Ischemic and hemorrhagic strokes are a leading cause of morbidity and mortality in the United States as well as in other countries. The major risk factors for stroke are similar to those for coronary artery disease and include hypertension, diabetes and elevated cholesterol levels. Interventions to control risk factors have been shown to protect against stroke. One modifiable risk factor that has been discussed extensively in the literature over the past few years is alcohol consumption. A number of published studies have suggested that low-to-moderate amounts of alcohol reduce the risk of heart attack and ischemic stroke. Berger and colleagues recently reported data from the Physicians Health Study that examined the associations between stroke and alcohol consumption among a cohort of white male physicians.
The Physicians Health Study was a randomized, double-blind, placebo-controlled trial that examined the benefit of low-dose aspirin on the risk of cardiovascular disease. This portion of the study was terminated early (January 1988) because of the significant reduction of first myocardial infarction. The study also examined the potential benefit of beta carotene in preventing cancer, and this portion of the study concluded as scheduled in December 1995. The report on alcohol consumption includes data from October 1995 when study participants had been followed an average of 12.2 years. More than 22,000 white male physicians from the United States, between the ages of 40 and 84 at the start of the study, were enrolled, beginning in 1982. Baseline data were obtained from all participants on health history and lifestyle issues (including tobacco use and alcohol consumption). Alcohol consumption was quantified as none, one to three drinks per month, one drink per week, two to four drinks per week, five or six drinks per week, one drink per day, or more than one drink per day. The participants were mailed questionnaires every six months to assess compliance with aspirin and beta carotene therapy during the active treatment arms of those portions of this study. The participants also provided updates on any newly diagnosed medical conditions, including stroke or transient ischemic attack. Alcohol consumption was reassessed at year 7 of the study.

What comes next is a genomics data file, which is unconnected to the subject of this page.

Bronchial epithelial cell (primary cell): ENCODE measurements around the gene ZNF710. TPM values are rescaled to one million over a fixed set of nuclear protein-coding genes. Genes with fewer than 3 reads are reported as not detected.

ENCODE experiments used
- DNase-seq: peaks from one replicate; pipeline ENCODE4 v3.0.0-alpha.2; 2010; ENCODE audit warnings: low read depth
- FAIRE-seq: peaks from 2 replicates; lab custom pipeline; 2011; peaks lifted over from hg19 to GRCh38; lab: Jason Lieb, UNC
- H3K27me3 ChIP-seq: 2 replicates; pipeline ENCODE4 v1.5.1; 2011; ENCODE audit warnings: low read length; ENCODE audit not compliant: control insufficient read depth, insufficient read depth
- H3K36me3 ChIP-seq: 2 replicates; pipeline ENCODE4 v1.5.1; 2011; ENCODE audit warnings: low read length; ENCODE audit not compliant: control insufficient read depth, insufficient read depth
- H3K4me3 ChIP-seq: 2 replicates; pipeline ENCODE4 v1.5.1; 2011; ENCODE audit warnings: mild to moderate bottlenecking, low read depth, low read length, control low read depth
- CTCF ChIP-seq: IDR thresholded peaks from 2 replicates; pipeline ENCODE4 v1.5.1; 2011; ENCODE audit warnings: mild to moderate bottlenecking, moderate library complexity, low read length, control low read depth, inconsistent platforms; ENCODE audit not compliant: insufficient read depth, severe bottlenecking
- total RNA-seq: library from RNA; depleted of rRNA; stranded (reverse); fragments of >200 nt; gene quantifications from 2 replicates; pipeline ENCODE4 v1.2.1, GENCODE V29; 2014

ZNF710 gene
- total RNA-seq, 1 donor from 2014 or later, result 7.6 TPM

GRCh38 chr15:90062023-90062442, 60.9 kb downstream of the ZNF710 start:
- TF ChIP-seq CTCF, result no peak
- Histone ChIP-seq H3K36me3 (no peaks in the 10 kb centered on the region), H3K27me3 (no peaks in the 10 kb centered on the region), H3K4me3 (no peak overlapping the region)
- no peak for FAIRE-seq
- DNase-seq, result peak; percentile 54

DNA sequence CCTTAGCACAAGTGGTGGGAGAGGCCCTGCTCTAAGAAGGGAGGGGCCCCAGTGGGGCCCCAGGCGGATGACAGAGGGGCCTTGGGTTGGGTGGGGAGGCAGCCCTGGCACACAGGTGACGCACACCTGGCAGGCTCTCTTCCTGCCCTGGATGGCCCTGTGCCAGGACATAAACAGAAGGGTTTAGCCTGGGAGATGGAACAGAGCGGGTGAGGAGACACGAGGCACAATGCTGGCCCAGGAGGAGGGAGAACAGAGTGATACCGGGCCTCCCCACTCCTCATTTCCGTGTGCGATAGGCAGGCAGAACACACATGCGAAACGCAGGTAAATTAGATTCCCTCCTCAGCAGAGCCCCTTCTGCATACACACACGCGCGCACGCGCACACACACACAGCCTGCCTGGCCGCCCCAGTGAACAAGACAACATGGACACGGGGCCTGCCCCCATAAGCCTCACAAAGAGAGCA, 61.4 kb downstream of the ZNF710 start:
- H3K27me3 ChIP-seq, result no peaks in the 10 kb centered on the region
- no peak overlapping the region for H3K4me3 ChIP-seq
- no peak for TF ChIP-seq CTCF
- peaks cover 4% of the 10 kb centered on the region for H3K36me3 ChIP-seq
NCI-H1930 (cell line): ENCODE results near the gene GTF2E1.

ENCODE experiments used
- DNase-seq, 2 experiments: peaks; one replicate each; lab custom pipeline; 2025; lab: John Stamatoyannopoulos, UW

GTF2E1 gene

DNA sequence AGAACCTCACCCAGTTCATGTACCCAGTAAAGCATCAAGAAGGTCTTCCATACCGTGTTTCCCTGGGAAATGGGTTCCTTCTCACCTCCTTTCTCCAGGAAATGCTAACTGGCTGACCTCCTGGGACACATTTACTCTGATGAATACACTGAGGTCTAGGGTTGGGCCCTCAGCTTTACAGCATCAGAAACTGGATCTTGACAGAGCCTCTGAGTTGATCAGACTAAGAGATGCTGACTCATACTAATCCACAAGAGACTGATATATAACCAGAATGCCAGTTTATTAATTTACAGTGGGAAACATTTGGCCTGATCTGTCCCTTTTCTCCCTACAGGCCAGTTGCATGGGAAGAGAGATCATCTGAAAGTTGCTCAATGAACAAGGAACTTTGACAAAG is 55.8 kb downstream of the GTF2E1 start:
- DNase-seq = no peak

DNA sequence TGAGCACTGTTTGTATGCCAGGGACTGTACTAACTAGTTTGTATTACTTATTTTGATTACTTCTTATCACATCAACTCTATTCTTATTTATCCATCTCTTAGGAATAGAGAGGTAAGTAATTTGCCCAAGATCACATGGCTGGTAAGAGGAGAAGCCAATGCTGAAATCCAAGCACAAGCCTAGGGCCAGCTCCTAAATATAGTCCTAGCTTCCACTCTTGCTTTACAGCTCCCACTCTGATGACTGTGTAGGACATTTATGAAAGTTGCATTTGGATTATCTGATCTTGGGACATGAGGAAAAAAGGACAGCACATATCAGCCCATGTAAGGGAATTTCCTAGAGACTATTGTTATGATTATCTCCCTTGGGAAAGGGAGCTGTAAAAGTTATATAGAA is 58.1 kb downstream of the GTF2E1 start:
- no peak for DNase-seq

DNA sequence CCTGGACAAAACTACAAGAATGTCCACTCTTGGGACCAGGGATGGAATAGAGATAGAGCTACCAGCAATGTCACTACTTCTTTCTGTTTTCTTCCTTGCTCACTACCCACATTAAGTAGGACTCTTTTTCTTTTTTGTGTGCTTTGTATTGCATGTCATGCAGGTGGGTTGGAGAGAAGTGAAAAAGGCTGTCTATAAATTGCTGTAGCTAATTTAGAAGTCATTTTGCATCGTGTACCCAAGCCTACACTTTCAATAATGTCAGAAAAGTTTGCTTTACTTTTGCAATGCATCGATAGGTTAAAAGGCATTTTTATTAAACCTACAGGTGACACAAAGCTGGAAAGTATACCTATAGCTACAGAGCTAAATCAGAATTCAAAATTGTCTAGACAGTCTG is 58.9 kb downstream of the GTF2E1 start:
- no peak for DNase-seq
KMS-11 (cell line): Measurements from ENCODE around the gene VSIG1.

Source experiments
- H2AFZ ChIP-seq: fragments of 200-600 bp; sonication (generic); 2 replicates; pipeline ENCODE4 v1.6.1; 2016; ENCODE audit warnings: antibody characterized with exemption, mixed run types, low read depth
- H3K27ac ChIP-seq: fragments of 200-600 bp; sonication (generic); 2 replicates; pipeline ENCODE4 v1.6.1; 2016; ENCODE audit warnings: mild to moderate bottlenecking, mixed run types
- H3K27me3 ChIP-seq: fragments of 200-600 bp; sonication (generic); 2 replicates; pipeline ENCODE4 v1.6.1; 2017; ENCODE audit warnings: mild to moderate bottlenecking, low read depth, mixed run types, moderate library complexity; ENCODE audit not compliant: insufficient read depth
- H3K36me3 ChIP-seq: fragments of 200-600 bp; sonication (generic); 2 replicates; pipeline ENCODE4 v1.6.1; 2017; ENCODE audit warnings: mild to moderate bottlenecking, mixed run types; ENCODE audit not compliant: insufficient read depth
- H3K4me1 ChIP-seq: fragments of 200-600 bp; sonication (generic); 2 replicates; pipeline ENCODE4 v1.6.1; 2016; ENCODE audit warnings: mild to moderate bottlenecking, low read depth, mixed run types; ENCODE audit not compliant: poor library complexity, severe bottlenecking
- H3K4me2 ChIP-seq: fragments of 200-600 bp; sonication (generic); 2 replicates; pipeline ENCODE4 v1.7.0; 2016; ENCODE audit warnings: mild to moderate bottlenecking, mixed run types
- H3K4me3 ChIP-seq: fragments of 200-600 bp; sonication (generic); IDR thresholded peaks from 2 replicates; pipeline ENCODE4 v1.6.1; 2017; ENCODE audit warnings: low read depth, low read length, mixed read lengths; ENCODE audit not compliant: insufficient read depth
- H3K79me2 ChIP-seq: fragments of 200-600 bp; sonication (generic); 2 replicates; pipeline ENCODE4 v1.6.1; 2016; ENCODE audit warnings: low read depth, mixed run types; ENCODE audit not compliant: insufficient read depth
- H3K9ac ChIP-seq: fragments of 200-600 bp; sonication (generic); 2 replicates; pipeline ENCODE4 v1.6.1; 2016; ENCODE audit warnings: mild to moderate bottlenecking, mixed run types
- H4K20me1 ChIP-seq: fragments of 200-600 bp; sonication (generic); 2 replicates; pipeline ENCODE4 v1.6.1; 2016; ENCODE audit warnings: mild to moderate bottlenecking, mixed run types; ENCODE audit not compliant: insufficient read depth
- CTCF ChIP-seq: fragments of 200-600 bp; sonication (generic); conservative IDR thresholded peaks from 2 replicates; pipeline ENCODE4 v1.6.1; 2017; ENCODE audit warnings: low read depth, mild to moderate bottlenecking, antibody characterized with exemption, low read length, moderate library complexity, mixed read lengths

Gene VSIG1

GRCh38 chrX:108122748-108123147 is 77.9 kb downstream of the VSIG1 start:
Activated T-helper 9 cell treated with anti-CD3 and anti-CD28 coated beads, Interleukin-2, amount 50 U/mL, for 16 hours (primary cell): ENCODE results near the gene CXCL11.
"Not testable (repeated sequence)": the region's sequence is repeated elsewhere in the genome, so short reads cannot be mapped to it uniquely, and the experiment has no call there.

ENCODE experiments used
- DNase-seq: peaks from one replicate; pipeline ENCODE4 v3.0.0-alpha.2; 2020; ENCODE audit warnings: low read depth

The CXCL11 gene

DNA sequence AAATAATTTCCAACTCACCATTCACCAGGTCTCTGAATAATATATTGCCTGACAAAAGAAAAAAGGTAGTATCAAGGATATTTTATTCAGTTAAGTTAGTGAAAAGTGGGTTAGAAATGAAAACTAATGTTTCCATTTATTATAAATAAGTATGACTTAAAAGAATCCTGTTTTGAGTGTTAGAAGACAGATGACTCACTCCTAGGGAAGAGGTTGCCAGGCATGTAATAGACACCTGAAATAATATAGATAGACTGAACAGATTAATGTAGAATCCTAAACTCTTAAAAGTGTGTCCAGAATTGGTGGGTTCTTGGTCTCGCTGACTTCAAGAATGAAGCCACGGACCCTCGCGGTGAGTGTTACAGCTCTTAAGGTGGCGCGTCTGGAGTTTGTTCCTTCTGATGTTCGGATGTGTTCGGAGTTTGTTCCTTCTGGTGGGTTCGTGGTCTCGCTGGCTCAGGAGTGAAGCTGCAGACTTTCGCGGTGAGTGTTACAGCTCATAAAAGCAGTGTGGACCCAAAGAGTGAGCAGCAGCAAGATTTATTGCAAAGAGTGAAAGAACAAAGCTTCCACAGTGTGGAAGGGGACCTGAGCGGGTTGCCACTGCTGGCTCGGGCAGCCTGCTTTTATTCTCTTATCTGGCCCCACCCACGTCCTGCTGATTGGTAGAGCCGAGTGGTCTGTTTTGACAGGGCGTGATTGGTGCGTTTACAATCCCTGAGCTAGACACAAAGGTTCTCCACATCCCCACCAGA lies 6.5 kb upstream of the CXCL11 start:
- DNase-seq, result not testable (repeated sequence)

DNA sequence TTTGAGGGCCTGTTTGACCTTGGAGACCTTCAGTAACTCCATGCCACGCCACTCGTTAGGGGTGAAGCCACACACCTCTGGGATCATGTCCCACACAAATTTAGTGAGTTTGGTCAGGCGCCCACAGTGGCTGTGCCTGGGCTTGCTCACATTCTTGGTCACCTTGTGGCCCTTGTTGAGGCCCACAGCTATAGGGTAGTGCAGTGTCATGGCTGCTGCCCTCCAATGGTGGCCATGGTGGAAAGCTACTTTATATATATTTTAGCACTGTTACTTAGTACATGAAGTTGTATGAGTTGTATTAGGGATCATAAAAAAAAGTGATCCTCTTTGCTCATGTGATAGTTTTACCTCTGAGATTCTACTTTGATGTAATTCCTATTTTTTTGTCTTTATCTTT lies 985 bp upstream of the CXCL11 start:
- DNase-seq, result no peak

Because only 674 physicians reported consuming alcohol two or more times daily, this group was combined with the group that reported consuming one drink per day. These two combined groups represent the high-consumer group. Study participants who drank from none to rarely to three times per month were also combined into one group for statistical purposes.
During 12 years of follow-up, 679 first strokes were reported. This included 557 ischemic strokes, 88 hemorrhagic strokes and 34 listed as unknown. After adjusting for systolic blood pressure, smoking, diabetes and exercise, it was noted that the participants who consumed one or more drinks per week had a 21 percent reduction in total strokes (hemorrhagic or ischemic) and a 23 percent reduction in ischemic strokes. The largest reduction in risk of total stroke occurred in participants who consumed one to four drinks per week. Compared with those who consumed less than one drink per week (assigned a relative risk of 1.00), the relative risk for those who consumed one drink per week was 0.75. In participants who had two to four drinks per week, the relative risk was 0.74. In assessing ischemic stroke separately, the lowest relative risks (0.74) were again found in participants who had from two to four drinks per week. Physicians who consumed these same amounts of alcohol had a slightly higher risk of hemorrhagic stroke; however, the differences were not statistically significant.
The authors conclude that the consumption of light-to-moderate amounts of alcohol (from one to seven drinks per week) is associated with a reduction in the overall risk of stroke, specifically ischemic stroke. They add that the risk reduction is less than that observed with medical interventions (i.e., the treatment of high blood pressure).